Whether it is an advertisement in Time Square, the opinion of a TV personality, or the rhetoric of a politician, we should always be mindful not to confuse the face with the idea. Often we get too caught up in the appearance of an idea and neglect how it relates to our world in the realm of logic, reason, and metaphysics.
Some like to blame corporations and mass advertising for our consumer culture, but I also believe it is partly our fault for accepting the lies that are constantly fed to us. Society, as a whole, seems like a very gullible bunch. Like savaged wolves we still like to travel in packs, always voting Republican or Democrat, always turning on our favorite TV shows, and constantly investing our time and effort into the same old patterns of thought.
Especially in this age of information, our minds are always being filled – like a sponge – yet at the end of the day we rarely if ever take the time to reflect, contemplate, and introspect on what ideas we should keep and what ideas we should throw away. We have become programmed by a culture filled with deception. It is not about who holds the truth, but who is the best persuader.
Be A Healthy Skeptic
Looking through our list of cognitive biases, it is hard not to be alarmed at all the different ways one can be duped. A big part of critical thinking is to be aware of these biases, another part is to always be what I call a healthy skeptic. By this I mean we should always leave room for doubt and always have the flexibility to change our views in the face of new information.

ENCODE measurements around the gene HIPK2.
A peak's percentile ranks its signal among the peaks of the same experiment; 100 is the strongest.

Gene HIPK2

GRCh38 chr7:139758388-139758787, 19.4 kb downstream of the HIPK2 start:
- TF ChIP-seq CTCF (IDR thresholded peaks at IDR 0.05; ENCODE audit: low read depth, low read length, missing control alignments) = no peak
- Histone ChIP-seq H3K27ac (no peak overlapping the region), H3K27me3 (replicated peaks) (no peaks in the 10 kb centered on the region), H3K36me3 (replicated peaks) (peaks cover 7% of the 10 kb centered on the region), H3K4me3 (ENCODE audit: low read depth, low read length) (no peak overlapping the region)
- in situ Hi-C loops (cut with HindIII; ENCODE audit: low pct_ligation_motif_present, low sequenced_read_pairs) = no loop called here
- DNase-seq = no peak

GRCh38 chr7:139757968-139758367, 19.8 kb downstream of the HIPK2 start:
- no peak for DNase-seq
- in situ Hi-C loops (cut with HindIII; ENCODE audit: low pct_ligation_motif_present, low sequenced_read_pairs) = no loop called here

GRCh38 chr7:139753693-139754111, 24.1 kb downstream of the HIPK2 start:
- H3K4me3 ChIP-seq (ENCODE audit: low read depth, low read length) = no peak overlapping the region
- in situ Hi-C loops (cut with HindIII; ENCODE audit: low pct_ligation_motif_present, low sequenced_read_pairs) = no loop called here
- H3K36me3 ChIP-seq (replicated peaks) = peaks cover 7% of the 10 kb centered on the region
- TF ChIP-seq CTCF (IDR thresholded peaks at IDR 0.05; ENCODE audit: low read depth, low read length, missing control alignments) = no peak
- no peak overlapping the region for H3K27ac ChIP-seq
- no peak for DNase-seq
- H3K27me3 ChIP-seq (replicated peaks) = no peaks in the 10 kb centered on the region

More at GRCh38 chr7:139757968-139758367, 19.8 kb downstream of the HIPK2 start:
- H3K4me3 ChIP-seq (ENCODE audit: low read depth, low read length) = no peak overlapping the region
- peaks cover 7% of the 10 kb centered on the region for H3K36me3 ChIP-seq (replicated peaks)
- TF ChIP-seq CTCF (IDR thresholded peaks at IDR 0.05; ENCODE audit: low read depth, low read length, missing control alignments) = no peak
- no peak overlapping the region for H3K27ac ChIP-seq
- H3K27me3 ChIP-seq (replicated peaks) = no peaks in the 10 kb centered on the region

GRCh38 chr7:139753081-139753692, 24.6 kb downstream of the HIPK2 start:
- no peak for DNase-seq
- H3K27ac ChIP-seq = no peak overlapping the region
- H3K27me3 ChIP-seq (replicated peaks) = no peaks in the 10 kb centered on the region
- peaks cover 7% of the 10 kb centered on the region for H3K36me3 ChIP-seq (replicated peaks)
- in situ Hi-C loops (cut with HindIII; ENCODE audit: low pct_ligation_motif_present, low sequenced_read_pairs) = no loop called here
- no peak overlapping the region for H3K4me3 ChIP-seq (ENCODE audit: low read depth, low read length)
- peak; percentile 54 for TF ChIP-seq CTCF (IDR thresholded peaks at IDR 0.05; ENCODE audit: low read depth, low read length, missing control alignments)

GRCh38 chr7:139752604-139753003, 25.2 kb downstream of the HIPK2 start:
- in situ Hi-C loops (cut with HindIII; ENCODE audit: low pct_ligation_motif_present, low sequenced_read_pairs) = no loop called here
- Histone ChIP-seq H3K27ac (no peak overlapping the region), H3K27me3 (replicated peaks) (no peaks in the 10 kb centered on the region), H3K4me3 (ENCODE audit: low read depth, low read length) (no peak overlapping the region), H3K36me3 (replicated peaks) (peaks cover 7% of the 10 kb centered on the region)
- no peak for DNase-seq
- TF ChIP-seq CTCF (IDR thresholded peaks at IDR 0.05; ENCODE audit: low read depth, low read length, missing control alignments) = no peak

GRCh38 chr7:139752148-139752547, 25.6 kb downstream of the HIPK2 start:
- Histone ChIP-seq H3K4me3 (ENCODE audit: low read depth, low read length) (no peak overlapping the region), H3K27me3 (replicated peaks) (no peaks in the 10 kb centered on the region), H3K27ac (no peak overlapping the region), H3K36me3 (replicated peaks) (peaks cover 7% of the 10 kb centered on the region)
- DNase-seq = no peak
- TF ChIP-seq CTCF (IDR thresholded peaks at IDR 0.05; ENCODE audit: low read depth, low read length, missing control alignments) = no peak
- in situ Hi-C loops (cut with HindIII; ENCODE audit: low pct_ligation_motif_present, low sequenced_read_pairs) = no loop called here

No kind of dogma, whether through religious authority or political consensus, should be held blindly as a truth – unless it stands to our own reason. People can certainly suggest ideas to us, but it is only through each individual’s critical thinking (or lack of) which determines if we accept an idea or not.
But even our own faculty of reason can be faulty. No individual is perfect or has all the information in the world; as the philosopher and scientist Alfred Korzybski points out, the map is never the territory, if it were it would have to be the same as the ground it covers. Since we are beings that can acknowledge our own ignorance, we must also include a healthy dose of skepticism in whatever it is we choose to believe regarding life. If we choose not to, we will surely find ourselves in the same cycles of behaviors and outcomes, and therefore never progress.
The Function Of Beliefs
A belief is confidence in the truth or existence of something without proof. For example, one can believe that “everyone is a good person at heart despite their actions,” but that is not a claim that can be properly falsified or proven (and therefore it is not a matter of science according to the philosopher Karl Popper). A belief is true only so far as it permeates each individual’s perspective. It is high-chunked information based on our everyday experience.
So despite beliefs inherit non-truthfulness in the face of scientific rigor, the human perspective necessitates that we hold beliefs about our existence in order to function effectively in our world.